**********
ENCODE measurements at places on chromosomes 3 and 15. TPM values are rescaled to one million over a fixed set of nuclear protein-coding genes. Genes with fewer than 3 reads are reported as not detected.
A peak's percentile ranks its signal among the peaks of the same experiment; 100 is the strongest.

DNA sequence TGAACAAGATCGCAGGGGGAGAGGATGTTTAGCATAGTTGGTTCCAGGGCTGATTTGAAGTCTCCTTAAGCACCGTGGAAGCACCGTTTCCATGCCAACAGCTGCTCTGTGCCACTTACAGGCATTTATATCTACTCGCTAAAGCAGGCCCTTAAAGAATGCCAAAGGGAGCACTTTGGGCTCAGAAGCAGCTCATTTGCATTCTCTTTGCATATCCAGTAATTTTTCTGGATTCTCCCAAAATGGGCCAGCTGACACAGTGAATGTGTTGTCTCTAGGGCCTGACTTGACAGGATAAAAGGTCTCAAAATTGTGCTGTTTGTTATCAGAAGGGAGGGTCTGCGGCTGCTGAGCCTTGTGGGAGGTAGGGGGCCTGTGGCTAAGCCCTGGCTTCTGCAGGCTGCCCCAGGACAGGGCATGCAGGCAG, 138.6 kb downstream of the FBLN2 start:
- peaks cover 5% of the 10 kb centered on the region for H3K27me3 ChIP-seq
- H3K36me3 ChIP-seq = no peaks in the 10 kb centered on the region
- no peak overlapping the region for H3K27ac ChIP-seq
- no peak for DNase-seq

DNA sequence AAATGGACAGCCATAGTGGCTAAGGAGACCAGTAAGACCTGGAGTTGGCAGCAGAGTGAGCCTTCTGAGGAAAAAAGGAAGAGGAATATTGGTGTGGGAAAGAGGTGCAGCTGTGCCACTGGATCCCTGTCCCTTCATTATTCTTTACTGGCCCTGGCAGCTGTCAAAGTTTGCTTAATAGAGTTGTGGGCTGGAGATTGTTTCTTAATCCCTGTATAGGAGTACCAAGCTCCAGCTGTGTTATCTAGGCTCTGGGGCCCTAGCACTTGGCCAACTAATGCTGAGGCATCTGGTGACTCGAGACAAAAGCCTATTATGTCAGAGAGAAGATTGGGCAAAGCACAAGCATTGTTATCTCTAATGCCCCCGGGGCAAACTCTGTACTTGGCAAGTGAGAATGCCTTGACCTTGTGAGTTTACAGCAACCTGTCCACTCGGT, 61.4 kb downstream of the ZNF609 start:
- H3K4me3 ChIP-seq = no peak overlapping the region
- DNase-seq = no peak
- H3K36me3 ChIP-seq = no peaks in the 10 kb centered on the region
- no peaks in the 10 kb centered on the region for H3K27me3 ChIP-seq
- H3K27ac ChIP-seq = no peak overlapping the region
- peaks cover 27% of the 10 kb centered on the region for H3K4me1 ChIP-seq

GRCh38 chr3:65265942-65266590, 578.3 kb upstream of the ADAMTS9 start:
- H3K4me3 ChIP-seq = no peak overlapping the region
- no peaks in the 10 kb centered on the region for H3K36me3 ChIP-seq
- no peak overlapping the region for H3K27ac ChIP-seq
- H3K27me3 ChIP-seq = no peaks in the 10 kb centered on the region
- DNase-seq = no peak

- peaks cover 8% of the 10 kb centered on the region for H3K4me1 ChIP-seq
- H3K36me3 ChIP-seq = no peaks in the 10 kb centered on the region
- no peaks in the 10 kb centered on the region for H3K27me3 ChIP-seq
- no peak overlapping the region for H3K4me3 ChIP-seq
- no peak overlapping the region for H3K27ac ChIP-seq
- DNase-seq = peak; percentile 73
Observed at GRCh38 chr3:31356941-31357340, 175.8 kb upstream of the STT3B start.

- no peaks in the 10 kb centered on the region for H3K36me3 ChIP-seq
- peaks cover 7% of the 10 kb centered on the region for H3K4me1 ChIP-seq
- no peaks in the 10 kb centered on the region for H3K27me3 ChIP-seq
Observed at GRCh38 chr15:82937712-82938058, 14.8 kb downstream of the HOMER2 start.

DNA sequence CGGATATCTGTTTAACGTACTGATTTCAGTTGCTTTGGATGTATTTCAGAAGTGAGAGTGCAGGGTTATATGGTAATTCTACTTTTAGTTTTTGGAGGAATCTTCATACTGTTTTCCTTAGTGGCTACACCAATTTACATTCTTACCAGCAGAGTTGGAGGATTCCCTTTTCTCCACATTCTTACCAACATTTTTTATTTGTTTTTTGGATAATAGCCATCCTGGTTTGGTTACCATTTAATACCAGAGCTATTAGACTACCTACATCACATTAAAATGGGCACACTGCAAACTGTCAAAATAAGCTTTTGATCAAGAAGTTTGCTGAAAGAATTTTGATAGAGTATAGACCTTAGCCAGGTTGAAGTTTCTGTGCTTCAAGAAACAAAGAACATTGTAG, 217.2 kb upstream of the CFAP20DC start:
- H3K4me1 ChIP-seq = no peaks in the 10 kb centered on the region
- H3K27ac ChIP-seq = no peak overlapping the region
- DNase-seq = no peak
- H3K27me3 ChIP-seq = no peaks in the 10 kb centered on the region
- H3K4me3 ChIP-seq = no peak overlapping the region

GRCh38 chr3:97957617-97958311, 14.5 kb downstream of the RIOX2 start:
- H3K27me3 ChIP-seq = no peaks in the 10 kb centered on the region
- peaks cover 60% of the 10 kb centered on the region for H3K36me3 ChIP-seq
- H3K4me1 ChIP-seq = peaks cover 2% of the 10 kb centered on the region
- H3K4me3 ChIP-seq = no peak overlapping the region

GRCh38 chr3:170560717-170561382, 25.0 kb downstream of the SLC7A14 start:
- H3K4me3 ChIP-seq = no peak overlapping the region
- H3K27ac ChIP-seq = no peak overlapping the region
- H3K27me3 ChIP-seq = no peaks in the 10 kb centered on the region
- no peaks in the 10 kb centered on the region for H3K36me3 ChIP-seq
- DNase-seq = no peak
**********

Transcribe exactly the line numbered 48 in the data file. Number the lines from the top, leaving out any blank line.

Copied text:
- DNase-seq = no peak